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How To Prepare Rockwool For Cultivation

January 12, 2020

  • What is Rockwool?
  • Why Prepare Rockwool?
  • Prep Rockwool For Cultivation
  • Environmental Concerns

What is Rockwool?

Growers use rockwool cubes for propagation and blocks for vegetative and flowering cannabis plants. Rockwool is a porous growing medium that has water retention capabilities similar to sand. The same material has also been used as insulation prior to its use as a growing medium. It has a limited water-buffering capacity which could easily adversely affect the quality of a plant’s life. This particular growing medium usually has a high initial pH level (also known as high alkalinity) which needs to be lowered before planting. Soaking the rockwool as a way of preparation which can correct the pH level of the substrate. Even if the rockwool has an adjusted pH prior to preparation by manufacturers, soaking rockwool can help ensure that the medium drains sufficiently as it usually ships completely dry (7).

Peles Hair

Did you know? Pele's hair is basaltic glass fibers or strands that are formed from lava ejected from volcanoes into the air and being blown by the wind which stretches and cools them (5). This material is identical to rockwool and can be found in Hawaii where conditions can be ideal. This image is from Geology.com (6).

Rockwool is a naturally alkaline growing medium that is manufactured by taking basalt rock and melting it at an extremely high temperature (3000°F+) and then blown and pushed into a large spinning chamber that pulls and spins the material into fibers. The fibers are then compressed into large mats which can then be cut into the various cubes, blocks, and slabs that growers are familiar with and are held together using a binding agent (4). Other forms of stone wool such as granulate is available and can be added to various potting mixes to improve aeration or tilth. The high temperatures used during the manufacturing process render the substrate inert. Since rockwool is inert, there are no naturally occurring nutrients such as potassium which is sometimes found in coco. Also, there are no beneficial microbes and they may have slower initial growth as there are lower levels of carbon within the substrate until plant growth has been established. Rockwool is actually a company name that went on to become the generic term for this type of product material known as stone wool (8). Companies like Grodan and Cultilene are more known for creating stone or mineral wool that is used in cultivation. Grodan also has a brand known as ParGro which is an alternative to Grodan.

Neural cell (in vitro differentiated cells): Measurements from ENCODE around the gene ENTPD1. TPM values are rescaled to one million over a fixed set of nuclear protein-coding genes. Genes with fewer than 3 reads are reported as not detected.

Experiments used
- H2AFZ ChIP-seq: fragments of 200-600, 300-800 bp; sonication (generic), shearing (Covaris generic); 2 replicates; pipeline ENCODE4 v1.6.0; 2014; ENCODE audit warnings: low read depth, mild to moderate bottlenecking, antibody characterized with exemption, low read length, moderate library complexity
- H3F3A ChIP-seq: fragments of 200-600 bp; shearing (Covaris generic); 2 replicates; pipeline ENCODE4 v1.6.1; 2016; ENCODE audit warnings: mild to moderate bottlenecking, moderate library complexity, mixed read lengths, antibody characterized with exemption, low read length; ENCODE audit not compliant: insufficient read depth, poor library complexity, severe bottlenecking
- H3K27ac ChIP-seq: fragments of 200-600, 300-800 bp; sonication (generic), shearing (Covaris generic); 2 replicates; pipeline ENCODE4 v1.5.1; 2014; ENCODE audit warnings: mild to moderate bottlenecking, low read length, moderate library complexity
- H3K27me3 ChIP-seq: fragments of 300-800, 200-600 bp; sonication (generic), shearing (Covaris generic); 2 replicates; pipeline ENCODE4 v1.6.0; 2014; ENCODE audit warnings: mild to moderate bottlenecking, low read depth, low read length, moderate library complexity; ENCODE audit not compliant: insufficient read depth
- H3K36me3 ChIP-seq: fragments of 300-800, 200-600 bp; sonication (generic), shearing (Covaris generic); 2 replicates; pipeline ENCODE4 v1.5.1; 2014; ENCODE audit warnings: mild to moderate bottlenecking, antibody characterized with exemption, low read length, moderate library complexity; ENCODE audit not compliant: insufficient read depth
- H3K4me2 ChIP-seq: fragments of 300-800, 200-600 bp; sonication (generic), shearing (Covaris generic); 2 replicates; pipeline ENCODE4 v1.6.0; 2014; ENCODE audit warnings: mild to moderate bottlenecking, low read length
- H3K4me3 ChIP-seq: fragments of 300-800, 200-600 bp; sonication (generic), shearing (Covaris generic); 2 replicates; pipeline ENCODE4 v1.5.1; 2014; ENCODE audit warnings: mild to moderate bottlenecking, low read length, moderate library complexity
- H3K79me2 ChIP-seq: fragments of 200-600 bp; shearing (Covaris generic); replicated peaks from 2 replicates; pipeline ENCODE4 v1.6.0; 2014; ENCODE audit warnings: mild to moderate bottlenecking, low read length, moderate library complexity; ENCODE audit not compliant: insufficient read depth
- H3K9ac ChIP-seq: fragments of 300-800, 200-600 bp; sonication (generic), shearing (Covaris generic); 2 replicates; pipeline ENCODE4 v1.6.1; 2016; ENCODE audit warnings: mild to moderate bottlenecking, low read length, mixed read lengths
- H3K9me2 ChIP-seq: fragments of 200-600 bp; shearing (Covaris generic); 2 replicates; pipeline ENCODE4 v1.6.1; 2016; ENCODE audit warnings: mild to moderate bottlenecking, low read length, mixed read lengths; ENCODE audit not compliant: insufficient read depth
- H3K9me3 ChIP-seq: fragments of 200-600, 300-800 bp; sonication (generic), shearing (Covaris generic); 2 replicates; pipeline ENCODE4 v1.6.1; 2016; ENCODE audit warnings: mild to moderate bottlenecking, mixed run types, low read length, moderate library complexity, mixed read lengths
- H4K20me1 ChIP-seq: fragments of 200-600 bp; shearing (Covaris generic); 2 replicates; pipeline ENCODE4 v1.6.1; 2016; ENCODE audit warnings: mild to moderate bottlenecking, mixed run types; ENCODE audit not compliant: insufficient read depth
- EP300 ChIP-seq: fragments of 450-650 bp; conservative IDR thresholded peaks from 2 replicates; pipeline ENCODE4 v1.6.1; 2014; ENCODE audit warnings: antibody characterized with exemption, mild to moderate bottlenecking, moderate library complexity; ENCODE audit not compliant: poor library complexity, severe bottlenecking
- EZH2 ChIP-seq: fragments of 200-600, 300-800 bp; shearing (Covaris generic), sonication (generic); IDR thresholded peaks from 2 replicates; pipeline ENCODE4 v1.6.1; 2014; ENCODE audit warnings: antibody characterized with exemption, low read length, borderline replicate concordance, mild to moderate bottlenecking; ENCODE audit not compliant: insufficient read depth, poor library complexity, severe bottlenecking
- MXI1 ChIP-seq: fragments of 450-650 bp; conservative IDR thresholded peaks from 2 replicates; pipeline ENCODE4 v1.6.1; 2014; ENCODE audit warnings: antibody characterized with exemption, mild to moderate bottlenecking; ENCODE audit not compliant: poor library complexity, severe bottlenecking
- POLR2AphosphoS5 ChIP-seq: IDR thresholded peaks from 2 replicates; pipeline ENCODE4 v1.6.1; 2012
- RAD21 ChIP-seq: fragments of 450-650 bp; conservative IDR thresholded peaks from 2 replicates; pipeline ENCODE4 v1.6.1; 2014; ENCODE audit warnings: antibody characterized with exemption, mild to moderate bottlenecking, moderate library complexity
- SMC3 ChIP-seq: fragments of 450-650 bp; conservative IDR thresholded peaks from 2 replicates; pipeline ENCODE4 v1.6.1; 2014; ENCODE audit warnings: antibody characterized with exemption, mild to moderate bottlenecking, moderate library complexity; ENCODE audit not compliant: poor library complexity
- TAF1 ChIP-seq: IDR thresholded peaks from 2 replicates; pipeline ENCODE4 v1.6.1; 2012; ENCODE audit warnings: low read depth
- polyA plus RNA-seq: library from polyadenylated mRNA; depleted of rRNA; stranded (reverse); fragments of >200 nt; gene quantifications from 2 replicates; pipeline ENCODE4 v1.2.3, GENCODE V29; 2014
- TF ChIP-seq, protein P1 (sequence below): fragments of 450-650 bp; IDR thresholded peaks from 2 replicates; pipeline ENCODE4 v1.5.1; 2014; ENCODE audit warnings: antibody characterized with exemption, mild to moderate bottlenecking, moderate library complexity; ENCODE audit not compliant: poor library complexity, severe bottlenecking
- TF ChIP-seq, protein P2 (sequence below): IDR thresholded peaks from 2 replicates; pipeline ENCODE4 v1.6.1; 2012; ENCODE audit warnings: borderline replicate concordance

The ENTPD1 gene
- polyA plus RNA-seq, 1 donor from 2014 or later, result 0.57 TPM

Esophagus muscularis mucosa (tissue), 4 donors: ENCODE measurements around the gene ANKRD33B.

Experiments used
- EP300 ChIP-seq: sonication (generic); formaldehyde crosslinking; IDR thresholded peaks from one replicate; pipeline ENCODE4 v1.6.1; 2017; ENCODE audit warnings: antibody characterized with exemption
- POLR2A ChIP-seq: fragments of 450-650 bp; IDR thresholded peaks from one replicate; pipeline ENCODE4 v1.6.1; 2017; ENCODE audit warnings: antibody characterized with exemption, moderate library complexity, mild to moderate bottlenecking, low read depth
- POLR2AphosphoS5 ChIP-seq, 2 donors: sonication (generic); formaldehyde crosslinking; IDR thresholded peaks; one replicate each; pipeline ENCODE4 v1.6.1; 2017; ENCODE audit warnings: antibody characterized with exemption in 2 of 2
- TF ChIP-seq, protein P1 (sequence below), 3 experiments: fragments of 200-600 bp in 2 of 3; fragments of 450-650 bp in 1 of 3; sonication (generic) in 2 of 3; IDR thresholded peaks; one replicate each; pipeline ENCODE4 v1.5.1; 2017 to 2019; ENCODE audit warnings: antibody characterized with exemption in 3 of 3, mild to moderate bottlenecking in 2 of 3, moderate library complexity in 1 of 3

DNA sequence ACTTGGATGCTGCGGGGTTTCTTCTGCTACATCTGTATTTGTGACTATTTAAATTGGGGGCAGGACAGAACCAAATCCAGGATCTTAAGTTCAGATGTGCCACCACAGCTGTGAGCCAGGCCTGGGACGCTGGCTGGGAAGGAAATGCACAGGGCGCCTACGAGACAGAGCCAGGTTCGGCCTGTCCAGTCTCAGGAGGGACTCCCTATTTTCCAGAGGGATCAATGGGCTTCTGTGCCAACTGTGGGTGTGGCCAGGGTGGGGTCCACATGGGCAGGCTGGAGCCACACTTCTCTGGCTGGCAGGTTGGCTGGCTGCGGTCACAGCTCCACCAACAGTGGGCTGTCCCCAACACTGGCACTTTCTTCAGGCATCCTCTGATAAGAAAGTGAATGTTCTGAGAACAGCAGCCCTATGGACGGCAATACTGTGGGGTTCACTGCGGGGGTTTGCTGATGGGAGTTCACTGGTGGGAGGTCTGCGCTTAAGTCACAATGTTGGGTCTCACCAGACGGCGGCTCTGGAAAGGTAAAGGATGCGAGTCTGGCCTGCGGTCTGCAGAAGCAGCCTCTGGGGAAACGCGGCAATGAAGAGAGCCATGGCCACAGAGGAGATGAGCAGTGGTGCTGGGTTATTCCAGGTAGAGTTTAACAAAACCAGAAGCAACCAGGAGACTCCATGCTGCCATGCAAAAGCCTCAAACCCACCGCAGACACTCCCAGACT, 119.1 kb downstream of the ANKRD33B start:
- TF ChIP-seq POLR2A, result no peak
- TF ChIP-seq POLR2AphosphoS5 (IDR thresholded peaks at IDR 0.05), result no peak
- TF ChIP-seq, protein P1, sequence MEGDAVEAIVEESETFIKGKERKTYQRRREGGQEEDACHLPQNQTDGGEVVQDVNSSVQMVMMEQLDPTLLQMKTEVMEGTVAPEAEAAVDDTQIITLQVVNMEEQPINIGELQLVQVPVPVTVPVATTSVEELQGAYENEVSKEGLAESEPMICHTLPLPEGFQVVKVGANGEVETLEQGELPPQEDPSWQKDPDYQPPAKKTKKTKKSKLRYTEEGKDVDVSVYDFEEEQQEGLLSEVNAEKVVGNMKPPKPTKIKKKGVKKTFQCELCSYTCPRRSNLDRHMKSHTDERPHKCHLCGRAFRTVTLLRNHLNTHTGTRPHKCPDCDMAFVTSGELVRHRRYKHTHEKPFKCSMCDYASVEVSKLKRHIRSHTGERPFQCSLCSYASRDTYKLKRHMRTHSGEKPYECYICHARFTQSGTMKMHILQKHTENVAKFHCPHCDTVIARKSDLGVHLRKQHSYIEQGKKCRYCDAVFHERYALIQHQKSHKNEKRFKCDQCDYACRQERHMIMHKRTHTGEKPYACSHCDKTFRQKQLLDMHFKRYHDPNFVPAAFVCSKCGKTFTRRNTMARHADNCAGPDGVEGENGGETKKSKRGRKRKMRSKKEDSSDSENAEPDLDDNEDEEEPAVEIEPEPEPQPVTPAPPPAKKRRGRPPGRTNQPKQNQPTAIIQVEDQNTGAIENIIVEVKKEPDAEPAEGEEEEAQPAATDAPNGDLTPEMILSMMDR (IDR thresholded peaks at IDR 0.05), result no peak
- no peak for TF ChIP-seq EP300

Veg Plants in Rockwool

Image of cannabis plants in the vegetative phase grown in rockwool. Image by RMK.

Why Prepare Rockwool?

Preparing rockwool cubes, blocks, and slabs before use is crucial to maximize the efficiency of it as a medium. Without the preparation of the rockwool medium, the pH will be unstable which can cause deficiencies and nutrient lock out issues for cannabis growers. Not only will the quality of the cannabis plant’s life diminish, but the quality of the end product can also suffer as a result (3). Another reason to prepare the rockwool medium is to ensure that it drains sufficiently during irrigation.

Root Growth in Rockwool

Image of root growth from a cannabis in the vegetative phase. Image by RMK.

Prep Rockwool For Cultivation

Unlike most other media, rockwool is shipped completely dry and this makes the initial soaking or feeding more crucial. Preparation of the rockwool for use can range from a quick submerge into the nutrient solution to soaking into the nutrient solution for several hours depending on what system works best for your grow.